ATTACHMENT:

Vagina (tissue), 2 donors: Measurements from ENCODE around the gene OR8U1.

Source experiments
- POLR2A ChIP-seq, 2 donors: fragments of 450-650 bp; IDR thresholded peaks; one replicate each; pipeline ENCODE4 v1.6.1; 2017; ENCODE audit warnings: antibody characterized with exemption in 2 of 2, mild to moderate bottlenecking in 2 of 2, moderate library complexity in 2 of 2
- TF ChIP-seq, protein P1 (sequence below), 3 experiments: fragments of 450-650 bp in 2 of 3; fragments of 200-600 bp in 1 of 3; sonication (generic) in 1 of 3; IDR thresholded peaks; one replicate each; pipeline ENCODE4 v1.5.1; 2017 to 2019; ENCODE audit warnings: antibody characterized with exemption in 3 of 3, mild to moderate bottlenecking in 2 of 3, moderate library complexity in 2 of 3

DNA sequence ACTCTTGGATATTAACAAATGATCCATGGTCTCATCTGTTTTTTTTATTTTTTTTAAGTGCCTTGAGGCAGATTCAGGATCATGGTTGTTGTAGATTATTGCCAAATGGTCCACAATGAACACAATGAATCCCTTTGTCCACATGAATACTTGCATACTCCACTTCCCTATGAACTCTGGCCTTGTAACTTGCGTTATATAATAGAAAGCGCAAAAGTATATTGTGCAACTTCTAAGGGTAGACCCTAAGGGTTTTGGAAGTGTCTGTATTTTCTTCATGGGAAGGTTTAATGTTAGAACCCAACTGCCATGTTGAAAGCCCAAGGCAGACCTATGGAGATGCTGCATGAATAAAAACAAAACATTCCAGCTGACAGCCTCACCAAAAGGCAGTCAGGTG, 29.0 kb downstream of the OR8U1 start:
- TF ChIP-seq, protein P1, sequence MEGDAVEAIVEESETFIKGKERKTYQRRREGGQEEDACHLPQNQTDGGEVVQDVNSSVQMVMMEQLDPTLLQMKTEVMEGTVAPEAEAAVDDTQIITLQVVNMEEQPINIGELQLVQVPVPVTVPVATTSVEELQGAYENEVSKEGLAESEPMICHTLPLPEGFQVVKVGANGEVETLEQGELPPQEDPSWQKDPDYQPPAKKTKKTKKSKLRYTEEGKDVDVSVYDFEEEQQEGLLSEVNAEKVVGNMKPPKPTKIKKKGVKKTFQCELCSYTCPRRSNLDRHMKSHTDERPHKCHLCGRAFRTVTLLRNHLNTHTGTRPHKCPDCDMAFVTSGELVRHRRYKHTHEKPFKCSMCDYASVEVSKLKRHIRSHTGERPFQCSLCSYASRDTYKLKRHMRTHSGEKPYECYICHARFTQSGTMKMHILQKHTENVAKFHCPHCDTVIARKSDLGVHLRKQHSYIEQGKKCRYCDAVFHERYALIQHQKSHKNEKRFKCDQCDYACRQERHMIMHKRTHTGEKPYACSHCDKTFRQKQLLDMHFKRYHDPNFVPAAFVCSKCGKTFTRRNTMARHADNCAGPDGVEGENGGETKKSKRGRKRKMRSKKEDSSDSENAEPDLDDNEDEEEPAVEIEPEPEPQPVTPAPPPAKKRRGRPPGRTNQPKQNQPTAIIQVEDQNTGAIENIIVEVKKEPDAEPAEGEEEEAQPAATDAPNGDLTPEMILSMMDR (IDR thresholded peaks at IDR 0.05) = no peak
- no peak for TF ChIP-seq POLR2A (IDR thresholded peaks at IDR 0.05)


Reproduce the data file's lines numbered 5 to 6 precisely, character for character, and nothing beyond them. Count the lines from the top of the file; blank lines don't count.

DNA sequence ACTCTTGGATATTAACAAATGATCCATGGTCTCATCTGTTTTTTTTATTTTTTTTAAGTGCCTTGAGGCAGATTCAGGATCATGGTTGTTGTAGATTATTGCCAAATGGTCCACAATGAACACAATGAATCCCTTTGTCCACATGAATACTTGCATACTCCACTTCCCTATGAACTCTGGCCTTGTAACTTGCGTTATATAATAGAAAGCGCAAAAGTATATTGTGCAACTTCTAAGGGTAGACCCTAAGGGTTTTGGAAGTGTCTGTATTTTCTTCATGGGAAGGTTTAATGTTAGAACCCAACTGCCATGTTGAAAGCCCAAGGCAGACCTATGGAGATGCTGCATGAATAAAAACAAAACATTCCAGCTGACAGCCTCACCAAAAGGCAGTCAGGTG, 29.0 kb downstream of the OR8U1 start:
- TF ChIP-seq, protein P1, sequence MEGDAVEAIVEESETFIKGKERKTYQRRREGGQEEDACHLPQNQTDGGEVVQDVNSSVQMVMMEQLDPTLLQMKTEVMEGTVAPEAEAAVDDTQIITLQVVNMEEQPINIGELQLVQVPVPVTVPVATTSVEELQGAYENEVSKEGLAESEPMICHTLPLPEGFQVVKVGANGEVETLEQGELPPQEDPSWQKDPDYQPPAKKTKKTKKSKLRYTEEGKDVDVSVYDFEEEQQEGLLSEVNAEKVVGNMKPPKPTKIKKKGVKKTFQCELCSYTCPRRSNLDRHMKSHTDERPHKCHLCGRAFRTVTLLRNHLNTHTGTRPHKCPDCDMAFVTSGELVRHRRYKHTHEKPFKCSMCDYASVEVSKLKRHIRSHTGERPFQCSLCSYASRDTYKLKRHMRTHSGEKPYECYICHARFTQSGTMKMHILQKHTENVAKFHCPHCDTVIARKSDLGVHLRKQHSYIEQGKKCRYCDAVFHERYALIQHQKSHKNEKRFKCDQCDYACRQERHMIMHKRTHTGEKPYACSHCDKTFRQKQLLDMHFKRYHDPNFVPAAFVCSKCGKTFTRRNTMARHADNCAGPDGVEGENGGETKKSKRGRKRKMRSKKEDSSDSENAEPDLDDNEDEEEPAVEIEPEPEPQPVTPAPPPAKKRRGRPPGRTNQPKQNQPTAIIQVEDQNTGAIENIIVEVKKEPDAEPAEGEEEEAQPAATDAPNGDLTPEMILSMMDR (IDR thresholded peaks at IDR 0.05) = no peak